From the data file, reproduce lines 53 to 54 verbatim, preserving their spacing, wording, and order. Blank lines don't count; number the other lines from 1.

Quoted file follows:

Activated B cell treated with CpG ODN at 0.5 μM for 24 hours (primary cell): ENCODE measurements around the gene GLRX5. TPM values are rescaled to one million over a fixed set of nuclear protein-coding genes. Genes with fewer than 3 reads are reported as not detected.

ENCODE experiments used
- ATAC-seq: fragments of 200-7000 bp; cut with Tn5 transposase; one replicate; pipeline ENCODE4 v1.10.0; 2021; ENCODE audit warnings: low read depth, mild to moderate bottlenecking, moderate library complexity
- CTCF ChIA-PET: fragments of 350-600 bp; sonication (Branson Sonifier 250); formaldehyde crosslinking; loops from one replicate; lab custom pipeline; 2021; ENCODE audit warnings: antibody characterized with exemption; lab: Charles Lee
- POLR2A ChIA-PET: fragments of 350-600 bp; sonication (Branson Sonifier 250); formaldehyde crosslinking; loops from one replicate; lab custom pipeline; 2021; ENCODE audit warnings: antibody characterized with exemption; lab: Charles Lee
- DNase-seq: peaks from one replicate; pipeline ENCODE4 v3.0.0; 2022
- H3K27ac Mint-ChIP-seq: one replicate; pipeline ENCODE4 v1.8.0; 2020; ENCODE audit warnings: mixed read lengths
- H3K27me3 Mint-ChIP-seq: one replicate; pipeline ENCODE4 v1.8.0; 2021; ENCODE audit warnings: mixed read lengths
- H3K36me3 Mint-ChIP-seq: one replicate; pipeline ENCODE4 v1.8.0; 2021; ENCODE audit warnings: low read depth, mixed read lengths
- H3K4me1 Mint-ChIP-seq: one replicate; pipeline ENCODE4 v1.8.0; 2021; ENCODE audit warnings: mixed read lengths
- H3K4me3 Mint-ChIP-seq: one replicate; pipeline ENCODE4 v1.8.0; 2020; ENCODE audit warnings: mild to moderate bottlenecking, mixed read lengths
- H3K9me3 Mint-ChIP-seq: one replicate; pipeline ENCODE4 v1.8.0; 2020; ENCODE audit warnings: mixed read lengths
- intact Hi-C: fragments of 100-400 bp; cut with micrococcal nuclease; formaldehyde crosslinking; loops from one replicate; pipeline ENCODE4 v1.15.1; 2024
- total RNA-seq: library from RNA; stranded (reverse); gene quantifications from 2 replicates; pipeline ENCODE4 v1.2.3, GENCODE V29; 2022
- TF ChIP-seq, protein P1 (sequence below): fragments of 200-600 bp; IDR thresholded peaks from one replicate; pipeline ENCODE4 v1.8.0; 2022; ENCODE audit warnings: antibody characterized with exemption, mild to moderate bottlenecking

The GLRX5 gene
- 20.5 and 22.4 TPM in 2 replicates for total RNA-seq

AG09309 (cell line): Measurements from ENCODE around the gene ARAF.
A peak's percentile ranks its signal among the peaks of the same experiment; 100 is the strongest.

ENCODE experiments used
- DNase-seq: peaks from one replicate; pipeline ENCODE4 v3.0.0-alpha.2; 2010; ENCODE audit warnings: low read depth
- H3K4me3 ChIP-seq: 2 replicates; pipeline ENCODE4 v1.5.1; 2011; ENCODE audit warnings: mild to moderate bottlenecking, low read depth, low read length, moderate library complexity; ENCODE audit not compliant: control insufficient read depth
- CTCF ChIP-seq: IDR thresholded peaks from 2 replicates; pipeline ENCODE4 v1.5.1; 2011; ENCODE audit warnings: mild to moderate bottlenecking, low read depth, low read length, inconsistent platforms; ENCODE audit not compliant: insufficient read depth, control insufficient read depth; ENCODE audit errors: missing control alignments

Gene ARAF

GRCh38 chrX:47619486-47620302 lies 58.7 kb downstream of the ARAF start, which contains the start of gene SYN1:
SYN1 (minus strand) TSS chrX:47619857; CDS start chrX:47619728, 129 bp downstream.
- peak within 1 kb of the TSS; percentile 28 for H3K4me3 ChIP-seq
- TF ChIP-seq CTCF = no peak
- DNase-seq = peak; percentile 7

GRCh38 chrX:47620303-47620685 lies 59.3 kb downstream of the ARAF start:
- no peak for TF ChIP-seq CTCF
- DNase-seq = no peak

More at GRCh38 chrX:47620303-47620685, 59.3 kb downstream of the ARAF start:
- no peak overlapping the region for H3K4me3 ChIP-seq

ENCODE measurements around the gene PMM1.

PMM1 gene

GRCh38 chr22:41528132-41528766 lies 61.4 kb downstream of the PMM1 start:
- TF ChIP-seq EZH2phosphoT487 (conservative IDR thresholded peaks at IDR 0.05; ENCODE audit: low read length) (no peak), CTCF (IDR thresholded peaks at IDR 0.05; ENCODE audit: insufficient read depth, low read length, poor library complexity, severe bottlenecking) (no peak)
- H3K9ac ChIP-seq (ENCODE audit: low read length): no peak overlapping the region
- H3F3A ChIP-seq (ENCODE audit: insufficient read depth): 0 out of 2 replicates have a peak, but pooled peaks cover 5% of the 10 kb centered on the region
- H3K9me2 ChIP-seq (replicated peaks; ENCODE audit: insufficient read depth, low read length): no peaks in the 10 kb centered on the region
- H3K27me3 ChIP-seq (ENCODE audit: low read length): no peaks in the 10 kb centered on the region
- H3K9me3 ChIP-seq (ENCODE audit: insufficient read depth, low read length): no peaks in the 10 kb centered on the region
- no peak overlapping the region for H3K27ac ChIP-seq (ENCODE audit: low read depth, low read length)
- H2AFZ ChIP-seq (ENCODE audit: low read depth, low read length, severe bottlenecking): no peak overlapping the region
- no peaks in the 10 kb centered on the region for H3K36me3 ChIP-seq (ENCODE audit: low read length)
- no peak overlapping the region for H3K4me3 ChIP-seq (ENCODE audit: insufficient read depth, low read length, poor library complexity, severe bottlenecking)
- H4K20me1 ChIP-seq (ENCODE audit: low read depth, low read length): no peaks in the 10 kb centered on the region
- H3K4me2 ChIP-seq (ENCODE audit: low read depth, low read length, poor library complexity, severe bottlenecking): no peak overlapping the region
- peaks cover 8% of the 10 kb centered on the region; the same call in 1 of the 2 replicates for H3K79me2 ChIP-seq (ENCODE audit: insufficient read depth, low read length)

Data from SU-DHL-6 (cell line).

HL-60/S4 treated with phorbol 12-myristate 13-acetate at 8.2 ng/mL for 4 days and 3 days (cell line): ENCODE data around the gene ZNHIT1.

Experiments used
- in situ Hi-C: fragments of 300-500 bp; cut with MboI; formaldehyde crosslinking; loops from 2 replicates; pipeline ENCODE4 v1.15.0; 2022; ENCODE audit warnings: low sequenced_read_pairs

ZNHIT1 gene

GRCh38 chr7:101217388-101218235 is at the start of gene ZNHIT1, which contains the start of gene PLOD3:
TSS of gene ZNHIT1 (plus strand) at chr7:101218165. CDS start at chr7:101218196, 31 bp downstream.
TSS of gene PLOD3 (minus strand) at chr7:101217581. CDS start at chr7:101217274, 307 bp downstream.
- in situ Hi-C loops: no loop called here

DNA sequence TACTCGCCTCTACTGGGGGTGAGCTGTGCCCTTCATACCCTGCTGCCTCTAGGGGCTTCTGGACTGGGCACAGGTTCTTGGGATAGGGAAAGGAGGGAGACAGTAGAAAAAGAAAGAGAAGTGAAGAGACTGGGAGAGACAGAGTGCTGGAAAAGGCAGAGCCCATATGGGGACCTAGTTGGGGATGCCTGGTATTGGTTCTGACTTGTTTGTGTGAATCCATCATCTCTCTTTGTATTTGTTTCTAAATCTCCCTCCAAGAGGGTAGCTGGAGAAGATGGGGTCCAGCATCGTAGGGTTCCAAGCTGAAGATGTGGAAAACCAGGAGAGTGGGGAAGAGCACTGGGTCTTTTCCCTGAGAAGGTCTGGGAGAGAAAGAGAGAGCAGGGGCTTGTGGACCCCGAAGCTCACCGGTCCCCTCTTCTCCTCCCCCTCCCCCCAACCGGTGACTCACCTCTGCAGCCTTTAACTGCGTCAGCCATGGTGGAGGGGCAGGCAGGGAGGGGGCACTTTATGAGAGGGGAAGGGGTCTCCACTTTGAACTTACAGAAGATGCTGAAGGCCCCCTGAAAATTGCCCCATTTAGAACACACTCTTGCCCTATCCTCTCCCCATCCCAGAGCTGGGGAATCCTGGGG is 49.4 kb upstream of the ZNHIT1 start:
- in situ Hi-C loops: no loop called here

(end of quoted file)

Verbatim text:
Experiments used
- in situ Hi-C: fragments of 300-500 bp; cut with MboI; formaldehyde crosslinking; loops from 2 replicates; pipeline ENCODE4 v1.15.0; 2022; ENCODE audit warnings: low sequenced_read_pairs